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Rising Stars: Meet Danielle Sappleton

Today we’d like to introduce you to Danielle Sappleton.

Hi Danielle, please kick things off for us with an introduction to yourself and your story.
I was born on the little island of Jamaica in the 90s. My father is a chemical engineer and my mother is a stay-at-home mom and I have an older sister, four years older than me. My sister was and is still my first best friend. My mother dressed us like twins in the 90s (just imagine the outfits). Till this day, we are closer than ever and my sister is truly my rock. My family had a great life in Jamaica because my Dad was an engineer at the top of his field. We have a big family, my mother is 1 of 6, and my dad is 1 of 9 siblings. So I grew up in a house filled with aunts, uncles, cousins, and family friends. I was steeped in my Jamaican community, culture, food, proverbs, etc., and felt such joy at this point in my childhood. My sister and I often jokingly refer to this as the “before times.”

When I was six years old, my family went on vacation to New York City. I grew up watching and fantasizing about America, or as Jamaican people would call it: foreign. Jamaican people lovingly refer to the rest of the world, outside as Jamaica, as “foreign.” My eyes were wild with excitement when we landed in New York City. I could not believe I was in America and the people looked so… American. The way they walked, talked, and acted, all of it enthralled my 6-year-old self! I practiced my American accent and pretended I was American, only I didn’t know I would not be pretending very soon.

After our vacation, my mother, being the impulsive visionary she is, told my father that she wanted to move us to the United States for more opportunities. My father went back to Jamacia alone after that vacation, and my mom, sister, and I took a bus to South Florida. We took a bus to meet my grandmother in South Florida. My grandmother had lived in the United States for many years at this point, and she put in the paperwork for us to become US citizens and we stayed with her for this new chapter of life.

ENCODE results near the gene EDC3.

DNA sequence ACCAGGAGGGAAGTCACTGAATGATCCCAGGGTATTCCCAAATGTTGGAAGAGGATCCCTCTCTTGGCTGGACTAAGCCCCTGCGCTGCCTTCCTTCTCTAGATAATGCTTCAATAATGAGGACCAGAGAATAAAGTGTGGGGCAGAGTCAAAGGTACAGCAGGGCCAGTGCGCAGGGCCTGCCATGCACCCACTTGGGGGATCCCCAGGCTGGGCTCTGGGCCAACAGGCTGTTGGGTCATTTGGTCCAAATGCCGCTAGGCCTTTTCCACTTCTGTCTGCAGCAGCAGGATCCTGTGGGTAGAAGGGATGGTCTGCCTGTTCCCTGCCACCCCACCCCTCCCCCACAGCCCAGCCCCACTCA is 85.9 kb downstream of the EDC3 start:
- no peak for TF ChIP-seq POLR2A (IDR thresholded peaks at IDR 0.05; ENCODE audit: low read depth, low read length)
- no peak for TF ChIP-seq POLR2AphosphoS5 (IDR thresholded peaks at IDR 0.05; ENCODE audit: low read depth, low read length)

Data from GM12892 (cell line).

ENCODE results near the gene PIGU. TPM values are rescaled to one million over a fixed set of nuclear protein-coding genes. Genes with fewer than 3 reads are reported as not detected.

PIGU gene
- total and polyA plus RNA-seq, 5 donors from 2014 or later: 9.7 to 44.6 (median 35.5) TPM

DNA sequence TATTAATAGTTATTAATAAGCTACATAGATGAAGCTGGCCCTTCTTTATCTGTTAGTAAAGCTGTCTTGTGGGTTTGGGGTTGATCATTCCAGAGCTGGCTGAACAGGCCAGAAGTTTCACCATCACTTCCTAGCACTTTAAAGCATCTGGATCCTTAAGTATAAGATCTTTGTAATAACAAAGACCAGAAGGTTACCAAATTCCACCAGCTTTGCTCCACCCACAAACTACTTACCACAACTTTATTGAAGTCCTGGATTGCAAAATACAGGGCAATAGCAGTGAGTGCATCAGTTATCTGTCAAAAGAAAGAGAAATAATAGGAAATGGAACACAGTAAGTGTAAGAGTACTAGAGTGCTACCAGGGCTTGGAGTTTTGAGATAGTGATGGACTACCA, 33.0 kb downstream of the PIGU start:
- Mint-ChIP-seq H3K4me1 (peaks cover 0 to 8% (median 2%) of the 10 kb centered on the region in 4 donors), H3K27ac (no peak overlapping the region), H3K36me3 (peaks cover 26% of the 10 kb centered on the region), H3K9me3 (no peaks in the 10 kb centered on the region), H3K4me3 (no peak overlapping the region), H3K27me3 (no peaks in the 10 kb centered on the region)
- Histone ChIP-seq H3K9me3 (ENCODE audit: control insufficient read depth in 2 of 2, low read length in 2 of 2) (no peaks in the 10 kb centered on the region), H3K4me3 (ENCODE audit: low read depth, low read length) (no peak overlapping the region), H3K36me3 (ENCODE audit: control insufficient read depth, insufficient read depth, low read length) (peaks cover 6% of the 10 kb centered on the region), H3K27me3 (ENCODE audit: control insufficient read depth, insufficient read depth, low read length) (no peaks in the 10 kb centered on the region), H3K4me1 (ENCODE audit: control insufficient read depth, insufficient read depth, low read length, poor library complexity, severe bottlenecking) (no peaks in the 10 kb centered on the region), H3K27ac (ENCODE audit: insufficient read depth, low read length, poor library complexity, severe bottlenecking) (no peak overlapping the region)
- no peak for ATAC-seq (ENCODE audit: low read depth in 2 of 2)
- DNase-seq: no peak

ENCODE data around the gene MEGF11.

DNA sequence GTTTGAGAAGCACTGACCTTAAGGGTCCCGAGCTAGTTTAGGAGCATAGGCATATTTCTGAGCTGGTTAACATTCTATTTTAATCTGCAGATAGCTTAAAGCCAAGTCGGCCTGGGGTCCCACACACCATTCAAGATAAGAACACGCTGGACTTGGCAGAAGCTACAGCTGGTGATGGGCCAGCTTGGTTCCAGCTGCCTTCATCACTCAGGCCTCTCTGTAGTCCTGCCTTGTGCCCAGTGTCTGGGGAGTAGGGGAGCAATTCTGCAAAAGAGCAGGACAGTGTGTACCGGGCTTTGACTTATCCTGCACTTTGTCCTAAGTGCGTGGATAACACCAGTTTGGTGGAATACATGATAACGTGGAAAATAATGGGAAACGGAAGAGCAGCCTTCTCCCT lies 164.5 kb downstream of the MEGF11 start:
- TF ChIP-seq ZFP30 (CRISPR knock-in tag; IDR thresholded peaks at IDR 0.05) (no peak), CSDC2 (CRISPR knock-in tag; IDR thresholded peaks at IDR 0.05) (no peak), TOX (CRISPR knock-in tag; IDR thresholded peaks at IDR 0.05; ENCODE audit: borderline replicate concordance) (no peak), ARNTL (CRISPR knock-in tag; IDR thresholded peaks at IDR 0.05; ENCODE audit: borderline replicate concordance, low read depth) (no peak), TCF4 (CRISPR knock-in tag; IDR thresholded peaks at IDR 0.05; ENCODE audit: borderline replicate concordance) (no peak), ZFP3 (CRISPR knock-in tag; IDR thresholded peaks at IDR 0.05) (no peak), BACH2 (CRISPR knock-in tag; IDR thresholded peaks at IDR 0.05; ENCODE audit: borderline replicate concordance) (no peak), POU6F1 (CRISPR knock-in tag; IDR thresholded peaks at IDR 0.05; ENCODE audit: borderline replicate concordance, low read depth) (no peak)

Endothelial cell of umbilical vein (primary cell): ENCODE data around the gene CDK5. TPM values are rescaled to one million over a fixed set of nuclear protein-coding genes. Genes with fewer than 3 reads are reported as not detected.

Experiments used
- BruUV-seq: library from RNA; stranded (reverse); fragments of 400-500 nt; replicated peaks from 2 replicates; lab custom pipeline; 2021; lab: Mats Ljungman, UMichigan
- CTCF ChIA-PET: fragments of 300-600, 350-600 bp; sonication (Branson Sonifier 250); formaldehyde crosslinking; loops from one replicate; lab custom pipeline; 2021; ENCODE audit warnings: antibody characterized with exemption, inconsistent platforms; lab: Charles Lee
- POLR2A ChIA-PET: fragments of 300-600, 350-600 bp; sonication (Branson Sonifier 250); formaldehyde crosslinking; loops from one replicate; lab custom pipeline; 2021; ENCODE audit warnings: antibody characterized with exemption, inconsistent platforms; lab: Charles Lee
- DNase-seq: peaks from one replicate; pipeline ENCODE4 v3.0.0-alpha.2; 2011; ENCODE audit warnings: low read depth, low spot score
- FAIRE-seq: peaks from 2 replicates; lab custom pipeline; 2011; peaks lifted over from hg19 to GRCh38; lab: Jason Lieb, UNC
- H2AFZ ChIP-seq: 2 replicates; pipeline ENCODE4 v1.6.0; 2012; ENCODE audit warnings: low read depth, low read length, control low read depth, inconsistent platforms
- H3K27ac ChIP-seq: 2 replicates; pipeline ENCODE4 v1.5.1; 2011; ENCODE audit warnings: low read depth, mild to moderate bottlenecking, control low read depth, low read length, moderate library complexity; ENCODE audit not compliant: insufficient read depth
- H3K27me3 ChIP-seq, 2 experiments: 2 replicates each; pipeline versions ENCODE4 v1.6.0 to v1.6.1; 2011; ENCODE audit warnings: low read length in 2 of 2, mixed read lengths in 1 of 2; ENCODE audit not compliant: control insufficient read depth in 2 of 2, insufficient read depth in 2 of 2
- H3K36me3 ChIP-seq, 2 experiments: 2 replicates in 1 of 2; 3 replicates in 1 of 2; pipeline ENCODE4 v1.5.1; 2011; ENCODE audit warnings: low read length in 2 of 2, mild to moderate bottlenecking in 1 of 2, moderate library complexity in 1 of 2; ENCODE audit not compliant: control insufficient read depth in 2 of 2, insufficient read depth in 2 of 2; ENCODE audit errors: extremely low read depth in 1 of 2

This was obviously a traumatizing adjustment. I had always dreamed about being an American, but I did not really want it for real and not without my Dad. My Dad stayed in Jamaica to work until he could get transferred over to work in the United States.

Living in Florida was difficult. My sister and I had to adjust to a whole new way of life. I was six years old, so I adjusted quickly and practiced my accent every day by watching Bold and the Beautiful. I soon started school and I made friends. However, American life was a struggle without my father there with us. We missed him so much and we were so happy to see him when he visited every summer. My mother was overprotective, she had been this way since Jamaica, so my sister and I spent most of our days after school and on weekends watching television. We often joke that TV raised us and taught us to make good choices in life.

When I was nine years old, my father got transferred over to Baton Rouge, Louisiana. My mom, sister, and I packed up and moved there. It was a culture shock, to say the least. I found I had to readjust my whole “Americaness” to fit this new place. South Florida has a vibrant Jamaican culture that still made us feel like we still had some connection to home. Louisiana had none of that and it was a difficult time for me.

At 12 years old, my Dad got a job offer in Australia and that’s where we went next. If Louisiana was a culture shock, Australia, was worse. We lived in the tiny town of Gladstone, Queensland about 6 hours away from Brisbane. Again, this was a struggle time for me and my sister. We were in a town in which you could count all the Black people, and it was very isolating. We enjoyed getting to experience a new culture, but we longed to be “normal” and not move around so much.

I got my wish when I was 13, and we moved to California, we have been here ever since.

Throughout this time, I have always wanted to be an actress. Ever since I was a little girl in Jamaica. I would spend my days thinking about how I could be on Barney, my favorite show at the time. I would practice crying in the mirror and put vaseline on my lips because all movie stars had shiny lips.

I was so happy when we moved to California because I knew California was the place I could make my dream of being an actress come true. I started acting at 14 when I got the lead in my first school play. I kept acting in high school and college. I got my degree in theatre, emphasis in performance from California State University, Long Beach. I have been pursuing acting professionally since I graduated.